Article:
This Forum was structured differently to more conventional research gatherings, with presentation sessions containing a 5 minute research outline, followed by a 10-minute discussion with the audience. This led to engaging, dynamic sessions that encouraged deeper dialogue, as well as many opportunities for continued dialogue outside of the session during coffee breaks. As an audience member, I felt there were more opportunities to be an active participant within the session, and more space for deeper listening and engagement with the ideas and topics.

Grounding these ideas and topics were several intellectually and spiritually stimulating plenary panel discussions. The first plenary of the Forum was comprised of a panel of Indigenous leaders from across the region, who discussed their views on research as reconciliation and challenged the conventional understandings of the words “research” and “reconciliation.” These words carry great weight, and we have a responsibility to unpack and understand their connotations in order to use them effectively and with an awareness of their history. This first plenary, and all of the plenaries, presentations, and discussions that followed, emphasized the importance of our distinct contributions to research as reconciliation, which is premised on core values of truth, respect, and humility.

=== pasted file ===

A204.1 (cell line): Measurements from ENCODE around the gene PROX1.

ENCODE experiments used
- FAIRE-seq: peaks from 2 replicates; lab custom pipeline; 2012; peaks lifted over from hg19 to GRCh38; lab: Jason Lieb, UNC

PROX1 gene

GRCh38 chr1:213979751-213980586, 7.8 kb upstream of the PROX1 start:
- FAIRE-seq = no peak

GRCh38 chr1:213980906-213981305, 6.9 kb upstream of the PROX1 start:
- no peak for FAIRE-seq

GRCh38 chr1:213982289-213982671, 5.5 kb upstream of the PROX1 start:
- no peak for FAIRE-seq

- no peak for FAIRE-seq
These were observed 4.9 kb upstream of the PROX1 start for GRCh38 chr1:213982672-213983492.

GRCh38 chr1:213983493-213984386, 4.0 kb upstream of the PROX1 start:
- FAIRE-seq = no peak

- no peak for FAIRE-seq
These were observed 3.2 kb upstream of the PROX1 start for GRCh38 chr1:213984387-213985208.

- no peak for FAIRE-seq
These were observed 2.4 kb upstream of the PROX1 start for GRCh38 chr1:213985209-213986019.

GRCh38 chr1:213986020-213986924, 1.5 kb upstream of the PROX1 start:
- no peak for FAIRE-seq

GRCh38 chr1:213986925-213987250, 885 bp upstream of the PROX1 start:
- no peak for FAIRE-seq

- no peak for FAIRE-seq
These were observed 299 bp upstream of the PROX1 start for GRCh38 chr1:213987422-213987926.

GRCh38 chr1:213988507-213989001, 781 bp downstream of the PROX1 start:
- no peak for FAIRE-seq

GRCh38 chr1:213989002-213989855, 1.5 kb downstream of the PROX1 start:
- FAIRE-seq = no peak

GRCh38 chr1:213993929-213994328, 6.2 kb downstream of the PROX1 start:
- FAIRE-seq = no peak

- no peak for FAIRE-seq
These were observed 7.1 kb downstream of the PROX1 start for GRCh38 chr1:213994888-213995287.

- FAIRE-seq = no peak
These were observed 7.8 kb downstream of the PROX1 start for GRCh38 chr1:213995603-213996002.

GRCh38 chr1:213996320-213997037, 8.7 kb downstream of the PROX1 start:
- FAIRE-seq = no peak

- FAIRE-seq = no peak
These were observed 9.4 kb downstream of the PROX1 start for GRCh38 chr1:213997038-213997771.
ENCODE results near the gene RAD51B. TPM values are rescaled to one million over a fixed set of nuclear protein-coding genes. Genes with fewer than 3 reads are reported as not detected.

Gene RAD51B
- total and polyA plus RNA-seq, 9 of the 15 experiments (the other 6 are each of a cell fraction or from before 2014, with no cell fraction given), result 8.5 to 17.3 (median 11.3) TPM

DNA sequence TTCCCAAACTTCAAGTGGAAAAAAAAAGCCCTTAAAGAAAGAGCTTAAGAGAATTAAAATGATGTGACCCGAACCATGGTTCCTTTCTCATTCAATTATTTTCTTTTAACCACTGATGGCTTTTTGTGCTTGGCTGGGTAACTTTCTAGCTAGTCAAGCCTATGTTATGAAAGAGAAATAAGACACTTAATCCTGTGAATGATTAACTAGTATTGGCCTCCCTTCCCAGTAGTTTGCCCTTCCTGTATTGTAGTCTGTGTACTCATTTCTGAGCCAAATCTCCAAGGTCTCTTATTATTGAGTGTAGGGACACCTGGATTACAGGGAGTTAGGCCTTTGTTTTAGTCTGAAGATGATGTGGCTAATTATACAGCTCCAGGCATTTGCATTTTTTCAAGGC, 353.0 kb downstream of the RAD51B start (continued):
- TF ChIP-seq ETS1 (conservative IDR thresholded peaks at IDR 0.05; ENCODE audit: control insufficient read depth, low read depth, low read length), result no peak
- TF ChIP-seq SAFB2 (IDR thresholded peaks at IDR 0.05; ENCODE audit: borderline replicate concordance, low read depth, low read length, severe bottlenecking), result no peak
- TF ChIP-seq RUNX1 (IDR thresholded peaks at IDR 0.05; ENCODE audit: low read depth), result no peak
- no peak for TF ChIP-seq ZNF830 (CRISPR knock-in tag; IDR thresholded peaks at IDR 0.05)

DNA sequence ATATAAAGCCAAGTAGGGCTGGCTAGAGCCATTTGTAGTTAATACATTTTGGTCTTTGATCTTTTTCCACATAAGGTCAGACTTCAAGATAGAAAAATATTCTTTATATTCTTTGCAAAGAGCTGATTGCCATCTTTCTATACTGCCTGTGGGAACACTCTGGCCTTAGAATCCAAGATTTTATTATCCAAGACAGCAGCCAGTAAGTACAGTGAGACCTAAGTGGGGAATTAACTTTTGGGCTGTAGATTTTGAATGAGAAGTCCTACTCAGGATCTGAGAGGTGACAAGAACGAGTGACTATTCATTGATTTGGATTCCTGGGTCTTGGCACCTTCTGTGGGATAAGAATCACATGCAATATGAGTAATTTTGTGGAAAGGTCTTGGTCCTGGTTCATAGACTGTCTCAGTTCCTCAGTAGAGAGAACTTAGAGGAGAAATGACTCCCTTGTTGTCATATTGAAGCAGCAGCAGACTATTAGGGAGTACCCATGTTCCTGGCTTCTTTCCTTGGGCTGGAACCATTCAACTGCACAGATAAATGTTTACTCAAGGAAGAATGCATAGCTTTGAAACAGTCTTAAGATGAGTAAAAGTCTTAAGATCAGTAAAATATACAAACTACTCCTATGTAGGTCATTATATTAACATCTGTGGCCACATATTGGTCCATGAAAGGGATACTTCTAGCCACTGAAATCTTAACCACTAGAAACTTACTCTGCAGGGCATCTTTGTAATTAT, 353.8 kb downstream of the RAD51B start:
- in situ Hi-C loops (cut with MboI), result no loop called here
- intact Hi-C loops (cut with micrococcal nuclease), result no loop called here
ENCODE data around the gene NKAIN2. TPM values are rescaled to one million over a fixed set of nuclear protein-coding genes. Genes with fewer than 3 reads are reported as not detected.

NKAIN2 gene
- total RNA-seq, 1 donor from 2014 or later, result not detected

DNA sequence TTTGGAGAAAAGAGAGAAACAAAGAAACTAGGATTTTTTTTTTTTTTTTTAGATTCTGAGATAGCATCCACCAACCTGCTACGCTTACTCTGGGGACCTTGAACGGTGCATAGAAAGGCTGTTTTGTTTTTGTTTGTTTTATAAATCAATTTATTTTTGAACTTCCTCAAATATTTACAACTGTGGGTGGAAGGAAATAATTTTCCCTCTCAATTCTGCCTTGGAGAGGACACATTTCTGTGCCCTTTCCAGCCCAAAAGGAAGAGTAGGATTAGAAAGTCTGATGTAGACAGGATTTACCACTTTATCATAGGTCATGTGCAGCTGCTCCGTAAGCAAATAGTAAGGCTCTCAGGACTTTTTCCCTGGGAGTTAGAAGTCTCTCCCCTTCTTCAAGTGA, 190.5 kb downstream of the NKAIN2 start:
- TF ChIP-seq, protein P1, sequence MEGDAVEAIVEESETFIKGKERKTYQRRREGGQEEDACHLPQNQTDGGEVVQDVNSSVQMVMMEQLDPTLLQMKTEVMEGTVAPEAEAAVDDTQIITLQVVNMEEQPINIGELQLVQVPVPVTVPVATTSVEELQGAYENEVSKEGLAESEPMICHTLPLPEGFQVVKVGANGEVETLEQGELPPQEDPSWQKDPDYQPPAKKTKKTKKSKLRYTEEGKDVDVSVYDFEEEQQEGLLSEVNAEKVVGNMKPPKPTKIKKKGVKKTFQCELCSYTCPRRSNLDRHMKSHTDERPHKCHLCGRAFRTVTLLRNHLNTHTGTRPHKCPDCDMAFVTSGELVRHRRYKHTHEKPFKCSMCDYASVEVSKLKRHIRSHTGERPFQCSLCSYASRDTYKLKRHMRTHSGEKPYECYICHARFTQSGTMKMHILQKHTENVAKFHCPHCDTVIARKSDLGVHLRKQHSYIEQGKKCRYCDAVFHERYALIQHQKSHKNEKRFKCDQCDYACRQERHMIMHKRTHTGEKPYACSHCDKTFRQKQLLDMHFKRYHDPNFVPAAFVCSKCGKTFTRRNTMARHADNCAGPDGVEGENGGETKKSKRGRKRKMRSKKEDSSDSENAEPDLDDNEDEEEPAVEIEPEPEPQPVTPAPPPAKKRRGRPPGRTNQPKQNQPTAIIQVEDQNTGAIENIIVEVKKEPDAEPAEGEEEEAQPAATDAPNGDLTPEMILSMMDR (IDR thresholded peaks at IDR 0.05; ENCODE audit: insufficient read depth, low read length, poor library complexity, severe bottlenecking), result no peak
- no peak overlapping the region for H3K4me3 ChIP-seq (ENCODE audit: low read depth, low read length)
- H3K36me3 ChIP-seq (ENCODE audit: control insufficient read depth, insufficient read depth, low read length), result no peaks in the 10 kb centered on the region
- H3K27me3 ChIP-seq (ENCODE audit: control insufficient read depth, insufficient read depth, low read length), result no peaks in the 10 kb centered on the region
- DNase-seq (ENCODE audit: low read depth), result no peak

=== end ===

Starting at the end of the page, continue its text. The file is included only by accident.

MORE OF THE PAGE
Truth

Starting from a place of truth, we can work towards reconciliation. President Todd Russell of the NunatuKavut Community Council emphasized this point in the first plenary panel, as he explained that pathways toward research as reconciliation must be developed in partnership with Indigenous peoples, partnerships wherein the research community understands its own truth, its own place.

Respect and reciprocity

Practicing respectful partnerships with people, plants, and animals can help move research forward in a good way – towards reconciliation. This idea was explored through a plenary on Caribou and people in Labrador, where the panelists described how hunters should position themselves as caretakers of the animals they choose to hunt, and engage in partnerships with these animals. These types of partnerships are also important in the research community, where there is a long history of researchers viewing people, plants, and animals merely as “subjects of study,” rather than respecting them as partners in research endeavors. Cultivating respectful partnerships requires researchers to position themselves as caretakers of data, as explained by Dr. Margaret Kovach in her keynote address titled: “Indigenous research, Indigenous methodologies, and the power of Indigenous knowledges in informing research practice.” Dr. Kovach went on to say that the word “data” in Latin means gift. The knowledge and stories shared by Indigenous peoples through research partnerships should be understood and accepted as gifts, which connects to the responsibility of all those involved in research to practice and uphold respectful, reciprocal partnerships.

Humility